Where: 4731 O'Malley Road
When: 9 a.m. to 6 p.m. daily; open until 9 p.m. Tuesdays and Fridays in June and July
Cost: $9 adults, $8 seniors 65 and older, $5 students ages 13-18, $4 children ages 3-12
Anchorage Coastal Wildlife Refuge
Birdwatchers will love the refuge. A boardwalk takes visitors into the heart of the wetland for easy birdwatching, complete with interpretive displays of the refuge's animals and plant life. Some of the birds that call the Potter Marsh area home are arctic terns, Canada geese, trumpeter swans, grebes, gulls, ducks and other waterfowl. Salmon also return to the area. Nearby is the Potter Section House Historic Site.
Where: Mile 115 Seward Highway
When: Open daily
Today, the area is a peaceful park with outstanding views of downtown Anchorage and the Alaska Range. Before March 1964, it was a lively community with dozens of homes; they slid into Cook Inlet as a result of the 9.2 magnitude earthquake that struck Southcentral Alaska and caused $68 million in damage in Anchorage. The earthquake is the largest ever recorded in North America. The park has a trail system with interpretive signs to help visitors understand the destructive power of the earthquake. The Tony Knowles Coastal Trail cuts through the park.
Where: West on Northern Lights Boulevard
When: Open daily
Far North Bicentennial Park / Hillside Park
The parks include about 4,000 acres of rolling, forested hills. There are miles upon miles of trails perfect for hiking or mountain biking. Chester Creek flows through Bicentennial Park. From the Spencer Loop trail, there is a beautiful view of Mount McKinley. Wildlife encounters are possible.
Where: Off Tudor and Abbott roads
When: Open daily
Heritage Library Museum
Thanks to the generosity of the Rasmuson family, the free museum is home to some beautiful and historical Alaska items. Within the walls of the Wells Fargo Bank, visitors will find Native artifacts and baskets that date back hundreds of years and artwork by Sydney Laurence, Fred Machetanz, Ted Lambert and others. The museum also displays ivory carvings. Tours are available upon request. There also is a noncirculating reference library of more than 2,600 books on Alaska subjects.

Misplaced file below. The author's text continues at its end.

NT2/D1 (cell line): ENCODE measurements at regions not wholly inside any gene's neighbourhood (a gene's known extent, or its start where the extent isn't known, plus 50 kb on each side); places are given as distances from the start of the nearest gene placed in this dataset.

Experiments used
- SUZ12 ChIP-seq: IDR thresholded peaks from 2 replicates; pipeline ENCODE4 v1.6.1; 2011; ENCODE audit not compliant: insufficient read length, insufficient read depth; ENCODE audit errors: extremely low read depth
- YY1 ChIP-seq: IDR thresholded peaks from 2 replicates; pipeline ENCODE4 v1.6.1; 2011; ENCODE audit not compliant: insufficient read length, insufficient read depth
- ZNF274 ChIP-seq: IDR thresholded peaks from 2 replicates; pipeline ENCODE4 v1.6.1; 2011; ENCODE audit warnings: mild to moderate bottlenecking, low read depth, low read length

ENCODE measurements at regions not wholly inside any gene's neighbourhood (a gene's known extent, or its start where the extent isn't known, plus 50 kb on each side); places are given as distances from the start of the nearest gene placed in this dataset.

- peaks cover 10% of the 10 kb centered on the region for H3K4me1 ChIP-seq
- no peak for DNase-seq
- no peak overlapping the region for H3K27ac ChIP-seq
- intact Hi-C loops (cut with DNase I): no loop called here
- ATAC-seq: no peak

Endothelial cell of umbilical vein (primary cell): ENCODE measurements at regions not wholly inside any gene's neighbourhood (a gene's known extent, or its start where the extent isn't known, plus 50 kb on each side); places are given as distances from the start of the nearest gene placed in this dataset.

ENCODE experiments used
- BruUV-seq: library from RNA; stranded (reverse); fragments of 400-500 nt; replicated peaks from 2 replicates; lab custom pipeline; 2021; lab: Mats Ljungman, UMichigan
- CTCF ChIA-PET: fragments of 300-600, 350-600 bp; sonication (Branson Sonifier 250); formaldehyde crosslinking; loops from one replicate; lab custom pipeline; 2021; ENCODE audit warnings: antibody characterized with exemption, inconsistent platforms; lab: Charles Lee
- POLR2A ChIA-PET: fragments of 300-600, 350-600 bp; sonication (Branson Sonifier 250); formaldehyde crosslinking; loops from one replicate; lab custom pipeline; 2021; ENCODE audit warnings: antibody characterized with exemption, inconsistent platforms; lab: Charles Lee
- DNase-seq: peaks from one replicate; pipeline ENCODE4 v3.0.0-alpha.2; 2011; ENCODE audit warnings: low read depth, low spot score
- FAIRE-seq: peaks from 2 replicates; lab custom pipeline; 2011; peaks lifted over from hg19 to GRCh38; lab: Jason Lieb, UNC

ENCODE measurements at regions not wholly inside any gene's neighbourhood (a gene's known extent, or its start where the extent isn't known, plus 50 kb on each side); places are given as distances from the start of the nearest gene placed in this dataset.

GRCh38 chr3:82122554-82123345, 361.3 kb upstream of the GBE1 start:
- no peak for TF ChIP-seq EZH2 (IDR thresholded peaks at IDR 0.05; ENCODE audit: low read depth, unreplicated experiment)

Where: Wells Fargo Bank building, 301 W. Northern Lights Blvd.
When: Noon to 5 p.m., Mondays to Fridays, Memorial Day to Labor Day
H20asis Indoor Waterpark
If the skeeters and rain are plentiful, why not try out indoor warm-water fun? Attractions at the $7 million park include a wave pool, a slow-moving river, hot tubs, a pirate ship lagoon, a 150-foot water slide and a 505-foot Master Blaster water-coaster ride. The river is open for exercisers from 7 to 10 a.m. Mondays, Wednesdays and Fridays; admission is $5.
Where: 1520 O'Malley Road
When: 10 a.m. to 9 p.m. daily
Cost: $19.95 adults, $14.95 for ages 3 through 12, free for ages 2 and younger
The park includes about 1,400 acres of rolling, forested hills. There are beautiful views of Mount Susitna, Fire Island, Mount McKinley and stunning sunsets. More than 35 miles of trails are perfect for hiking or mountain biking. The Tony Knowles Coastal Trail ends at the park chalet. Wildlife encounters are possible.
Where: West end of Raspberry Road
When: Open daily; gates open 10 a.m. to 10 p.m.